UPDATE table SET enum_field = 1. The value is then “0” and that’s not good. You would have to remember to quote your numeric value to have the intended value correctly set.
Another related annoyance is how MySQL will sort the column. It does not sort by the values, but instead sorts by the internal index. So with the “dog, cat, . . .” example from above, if you sort they will be sorted exactly as they’re entered with dog first, cat second, etc.
ENUM Defaults – MySQL made it so that ENUMs always have a default of empty string that has an internal index of 0. So if you submit a query and try to set an ENUM field to a value that is not in the ENUM list, MySQL does a couple of bad things. First, it will not complain to you that the value you’ve submitted is not valid. And second, it will gladly write the row using the default value of the empty string. So a typo or bug in your program (or even if somebody changes one of the ENUM values in the table) could result in captured information being lost or not written to the database for quite some time before being discovered.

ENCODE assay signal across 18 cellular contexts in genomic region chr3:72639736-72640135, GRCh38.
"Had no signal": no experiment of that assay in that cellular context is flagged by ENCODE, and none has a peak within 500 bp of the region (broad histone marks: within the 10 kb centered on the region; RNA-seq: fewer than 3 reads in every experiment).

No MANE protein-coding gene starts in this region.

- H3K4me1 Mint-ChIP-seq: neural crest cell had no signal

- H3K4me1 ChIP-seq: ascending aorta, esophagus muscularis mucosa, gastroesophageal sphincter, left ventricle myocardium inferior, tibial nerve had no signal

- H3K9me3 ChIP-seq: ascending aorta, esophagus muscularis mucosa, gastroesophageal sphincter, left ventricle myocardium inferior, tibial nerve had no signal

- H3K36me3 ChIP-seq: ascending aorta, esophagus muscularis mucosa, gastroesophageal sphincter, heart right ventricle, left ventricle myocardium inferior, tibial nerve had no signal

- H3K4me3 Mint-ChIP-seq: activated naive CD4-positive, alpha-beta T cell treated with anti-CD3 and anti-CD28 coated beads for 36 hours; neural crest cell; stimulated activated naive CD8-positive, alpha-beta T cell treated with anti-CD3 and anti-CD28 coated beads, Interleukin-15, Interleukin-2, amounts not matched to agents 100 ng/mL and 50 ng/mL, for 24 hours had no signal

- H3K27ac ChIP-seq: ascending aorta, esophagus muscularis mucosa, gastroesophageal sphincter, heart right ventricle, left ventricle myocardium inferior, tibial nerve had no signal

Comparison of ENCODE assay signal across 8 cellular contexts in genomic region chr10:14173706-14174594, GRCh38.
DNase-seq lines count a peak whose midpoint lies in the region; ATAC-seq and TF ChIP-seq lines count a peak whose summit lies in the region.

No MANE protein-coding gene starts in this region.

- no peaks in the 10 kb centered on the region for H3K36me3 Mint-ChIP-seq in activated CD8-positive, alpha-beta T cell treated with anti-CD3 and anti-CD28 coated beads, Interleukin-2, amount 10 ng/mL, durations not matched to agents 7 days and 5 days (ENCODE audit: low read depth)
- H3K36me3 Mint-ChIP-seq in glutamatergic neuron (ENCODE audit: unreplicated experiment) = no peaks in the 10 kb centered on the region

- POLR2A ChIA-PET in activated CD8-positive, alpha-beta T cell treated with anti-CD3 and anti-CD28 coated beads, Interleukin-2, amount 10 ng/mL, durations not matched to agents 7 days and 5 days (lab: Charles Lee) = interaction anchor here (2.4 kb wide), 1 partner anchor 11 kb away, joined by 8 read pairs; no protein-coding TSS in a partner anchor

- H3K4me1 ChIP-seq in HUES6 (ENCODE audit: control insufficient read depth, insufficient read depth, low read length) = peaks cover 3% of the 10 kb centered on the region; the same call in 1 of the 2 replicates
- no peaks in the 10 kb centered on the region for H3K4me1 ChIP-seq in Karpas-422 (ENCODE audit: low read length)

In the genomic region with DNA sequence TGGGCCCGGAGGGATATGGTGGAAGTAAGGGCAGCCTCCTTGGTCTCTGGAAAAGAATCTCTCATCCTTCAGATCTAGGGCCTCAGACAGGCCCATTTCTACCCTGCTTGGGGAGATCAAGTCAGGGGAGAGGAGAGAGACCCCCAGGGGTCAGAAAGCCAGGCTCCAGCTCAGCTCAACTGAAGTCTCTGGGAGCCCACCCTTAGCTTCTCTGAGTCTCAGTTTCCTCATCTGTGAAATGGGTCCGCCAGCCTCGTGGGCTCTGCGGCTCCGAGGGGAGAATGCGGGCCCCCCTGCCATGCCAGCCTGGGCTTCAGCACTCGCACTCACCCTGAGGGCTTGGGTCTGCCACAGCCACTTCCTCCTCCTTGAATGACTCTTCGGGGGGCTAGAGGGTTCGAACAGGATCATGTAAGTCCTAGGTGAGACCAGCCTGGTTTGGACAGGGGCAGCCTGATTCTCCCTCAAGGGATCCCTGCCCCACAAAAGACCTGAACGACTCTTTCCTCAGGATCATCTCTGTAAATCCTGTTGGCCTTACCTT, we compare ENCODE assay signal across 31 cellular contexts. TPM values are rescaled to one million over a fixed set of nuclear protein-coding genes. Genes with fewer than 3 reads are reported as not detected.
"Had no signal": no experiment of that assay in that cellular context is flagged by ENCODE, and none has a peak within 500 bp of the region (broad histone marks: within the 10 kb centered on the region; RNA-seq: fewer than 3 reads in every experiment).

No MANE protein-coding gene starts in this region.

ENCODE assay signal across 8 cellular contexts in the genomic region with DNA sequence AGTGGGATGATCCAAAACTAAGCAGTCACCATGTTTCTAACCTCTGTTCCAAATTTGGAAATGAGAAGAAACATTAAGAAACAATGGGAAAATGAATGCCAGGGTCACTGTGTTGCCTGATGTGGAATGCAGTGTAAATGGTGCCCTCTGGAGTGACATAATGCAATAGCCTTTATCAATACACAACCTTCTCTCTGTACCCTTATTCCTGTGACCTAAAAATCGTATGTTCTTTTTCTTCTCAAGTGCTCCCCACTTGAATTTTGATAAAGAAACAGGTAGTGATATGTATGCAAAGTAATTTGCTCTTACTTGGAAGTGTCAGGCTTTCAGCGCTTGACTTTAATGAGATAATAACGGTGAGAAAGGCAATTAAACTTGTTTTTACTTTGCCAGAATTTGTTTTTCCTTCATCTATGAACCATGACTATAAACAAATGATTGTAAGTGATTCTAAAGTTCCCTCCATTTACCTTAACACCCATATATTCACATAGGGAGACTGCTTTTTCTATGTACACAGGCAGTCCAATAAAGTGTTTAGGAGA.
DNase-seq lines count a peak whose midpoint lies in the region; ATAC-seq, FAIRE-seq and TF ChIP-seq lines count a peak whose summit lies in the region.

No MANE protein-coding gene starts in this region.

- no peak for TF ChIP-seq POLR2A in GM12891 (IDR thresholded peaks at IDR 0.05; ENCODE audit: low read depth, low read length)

Portability – Portability is the notion that you can write code or use libraries that abstract the database layer. This allows you to move a system to another environment that may be using the MSSQL database. Since ENUMs are proprietary to MySQL, that is a problem. You’re going to have to do some database redesigning.
ENUM List Modification – What happens if you need to add, delete or modify an existing value in the ENUM list? First, if the table is large you’re going to have much difficulty since MySQL will need to rewrite the entire table to add the new value. Second, what if you make a mistake when altering the ENUM list and mistype an existing value or leave one out? MySQL will convert all existing rows with said value to use the default.
Associated Attributes or Variant Values – ENUMs can’t store associated data. Take for example storing marital state in an ENUM (“Mr.”, “Mrs.” or “Ms.”). What if you want additional details about each of those values like the full spelling versus the abbreviation? Or what if down the line you wanted to track when somebody’s marital status changed?
Yet another example would be a state or province table with a country ENUM. What if you wanted extra details about the countries such as capital, continent, square kilometers, etc. With either example if the values had instead been stored in a lookup table, another column could easily be added to store such attributes and variants.